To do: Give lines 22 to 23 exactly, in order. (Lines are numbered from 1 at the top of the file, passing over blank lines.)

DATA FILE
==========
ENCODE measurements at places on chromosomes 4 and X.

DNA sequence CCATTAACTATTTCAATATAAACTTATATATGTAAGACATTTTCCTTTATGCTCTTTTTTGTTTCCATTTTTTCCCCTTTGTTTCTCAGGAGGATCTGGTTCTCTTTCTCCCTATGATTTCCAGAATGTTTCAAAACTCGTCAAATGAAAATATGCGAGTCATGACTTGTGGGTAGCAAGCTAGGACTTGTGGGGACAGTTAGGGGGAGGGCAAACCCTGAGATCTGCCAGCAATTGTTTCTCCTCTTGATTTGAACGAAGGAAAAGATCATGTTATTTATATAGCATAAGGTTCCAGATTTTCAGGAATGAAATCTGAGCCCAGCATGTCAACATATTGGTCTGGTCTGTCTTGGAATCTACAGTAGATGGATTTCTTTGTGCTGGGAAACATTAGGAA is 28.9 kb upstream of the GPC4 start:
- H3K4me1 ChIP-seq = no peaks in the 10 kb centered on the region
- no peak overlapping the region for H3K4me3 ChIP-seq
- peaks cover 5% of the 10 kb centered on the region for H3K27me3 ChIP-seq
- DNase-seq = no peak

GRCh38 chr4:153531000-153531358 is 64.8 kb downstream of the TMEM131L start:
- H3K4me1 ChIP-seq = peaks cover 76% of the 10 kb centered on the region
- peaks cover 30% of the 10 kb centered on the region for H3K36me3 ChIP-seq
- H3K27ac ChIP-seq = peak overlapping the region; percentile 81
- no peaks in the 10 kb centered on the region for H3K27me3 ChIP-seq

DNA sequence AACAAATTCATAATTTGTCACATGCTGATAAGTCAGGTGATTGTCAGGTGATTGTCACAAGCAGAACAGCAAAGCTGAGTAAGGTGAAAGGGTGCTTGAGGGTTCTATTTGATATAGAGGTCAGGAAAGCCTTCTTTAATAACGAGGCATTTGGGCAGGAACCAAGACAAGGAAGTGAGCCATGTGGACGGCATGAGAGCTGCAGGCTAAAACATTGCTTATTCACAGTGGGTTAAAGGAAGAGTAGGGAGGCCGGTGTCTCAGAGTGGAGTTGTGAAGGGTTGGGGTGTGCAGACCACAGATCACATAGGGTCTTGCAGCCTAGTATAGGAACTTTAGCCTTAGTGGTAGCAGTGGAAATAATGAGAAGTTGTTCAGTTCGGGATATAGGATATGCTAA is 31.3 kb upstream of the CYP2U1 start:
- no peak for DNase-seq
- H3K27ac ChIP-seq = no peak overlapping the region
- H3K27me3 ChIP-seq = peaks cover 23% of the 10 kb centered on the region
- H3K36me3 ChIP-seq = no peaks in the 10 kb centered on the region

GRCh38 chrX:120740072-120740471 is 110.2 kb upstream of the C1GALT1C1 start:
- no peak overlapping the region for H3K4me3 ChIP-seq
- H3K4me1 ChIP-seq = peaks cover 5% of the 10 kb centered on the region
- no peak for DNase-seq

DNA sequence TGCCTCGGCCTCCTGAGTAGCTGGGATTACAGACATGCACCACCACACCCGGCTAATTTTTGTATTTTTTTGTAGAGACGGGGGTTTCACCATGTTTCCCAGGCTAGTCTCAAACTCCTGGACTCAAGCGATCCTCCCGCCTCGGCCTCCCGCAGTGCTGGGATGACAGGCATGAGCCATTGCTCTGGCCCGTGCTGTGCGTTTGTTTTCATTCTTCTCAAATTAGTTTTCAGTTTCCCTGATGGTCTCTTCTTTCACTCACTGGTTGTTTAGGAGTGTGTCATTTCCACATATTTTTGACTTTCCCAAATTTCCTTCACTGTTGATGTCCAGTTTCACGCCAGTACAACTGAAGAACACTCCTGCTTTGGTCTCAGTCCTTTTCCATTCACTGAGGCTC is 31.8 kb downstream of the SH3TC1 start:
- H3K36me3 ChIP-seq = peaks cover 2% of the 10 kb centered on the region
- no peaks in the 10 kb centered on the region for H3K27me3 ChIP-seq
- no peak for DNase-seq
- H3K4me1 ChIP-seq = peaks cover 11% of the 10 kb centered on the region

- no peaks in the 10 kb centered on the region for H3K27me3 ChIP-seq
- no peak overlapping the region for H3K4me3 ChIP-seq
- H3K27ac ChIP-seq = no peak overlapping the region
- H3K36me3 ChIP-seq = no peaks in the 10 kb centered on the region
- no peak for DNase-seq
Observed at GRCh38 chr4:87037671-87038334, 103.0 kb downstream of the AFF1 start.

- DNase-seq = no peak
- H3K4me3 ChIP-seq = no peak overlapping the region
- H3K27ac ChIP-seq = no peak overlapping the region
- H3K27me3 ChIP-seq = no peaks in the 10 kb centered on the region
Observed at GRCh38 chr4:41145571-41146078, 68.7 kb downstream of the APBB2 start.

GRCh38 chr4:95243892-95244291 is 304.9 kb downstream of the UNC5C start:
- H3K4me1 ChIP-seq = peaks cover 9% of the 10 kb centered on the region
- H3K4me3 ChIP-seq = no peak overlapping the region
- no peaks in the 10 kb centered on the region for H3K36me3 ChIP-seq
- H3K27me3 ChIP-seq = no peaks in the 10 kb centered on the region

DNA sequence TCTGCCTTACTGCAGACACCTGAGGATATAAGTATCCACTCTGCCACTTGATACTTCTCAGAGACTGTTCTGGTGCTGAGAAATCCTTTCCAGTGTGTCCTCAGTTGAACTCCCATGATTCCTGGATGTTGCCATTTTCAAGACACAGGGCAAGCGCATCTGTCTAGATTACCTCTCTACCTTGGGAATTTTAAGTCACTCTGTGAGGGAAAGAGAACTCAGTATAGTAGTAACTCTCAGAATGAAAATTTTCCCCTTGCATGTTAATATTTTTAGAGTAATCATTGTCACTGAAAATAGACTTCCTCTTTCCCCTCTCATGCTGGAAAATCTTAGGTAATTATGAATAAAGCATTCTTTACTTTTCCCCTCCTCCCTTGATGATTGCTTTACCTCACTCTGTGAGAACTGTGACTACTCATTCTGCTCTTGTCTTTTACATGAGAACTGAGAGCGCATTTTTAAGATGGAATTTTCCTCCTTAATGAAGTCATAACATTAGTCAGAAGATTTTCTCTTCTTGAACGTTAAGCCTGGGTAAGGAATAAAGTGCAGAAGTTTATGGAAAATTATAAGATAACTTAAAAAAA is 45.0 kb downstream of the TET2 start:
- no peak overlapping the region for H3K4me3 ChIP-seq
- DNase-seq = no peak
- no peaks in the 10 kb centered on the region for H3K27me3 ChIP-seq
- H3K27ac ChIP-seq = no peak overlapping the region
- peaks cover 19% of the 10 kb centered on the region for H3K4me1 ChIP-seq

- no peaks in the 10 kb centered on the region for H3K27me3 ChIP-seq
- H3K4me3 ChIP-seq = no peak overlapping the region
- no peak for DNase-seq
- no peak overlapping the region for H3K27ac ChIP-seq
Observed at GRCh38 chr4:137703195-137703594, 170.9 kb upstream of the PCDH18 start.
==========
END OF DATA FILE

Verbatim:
- H3K36me3 ChIP-seq = peaks cover 2% of the 10 kb centered on the region
- no peaks in the 10 kb centered on the region for H3K27me3 ChIP-seq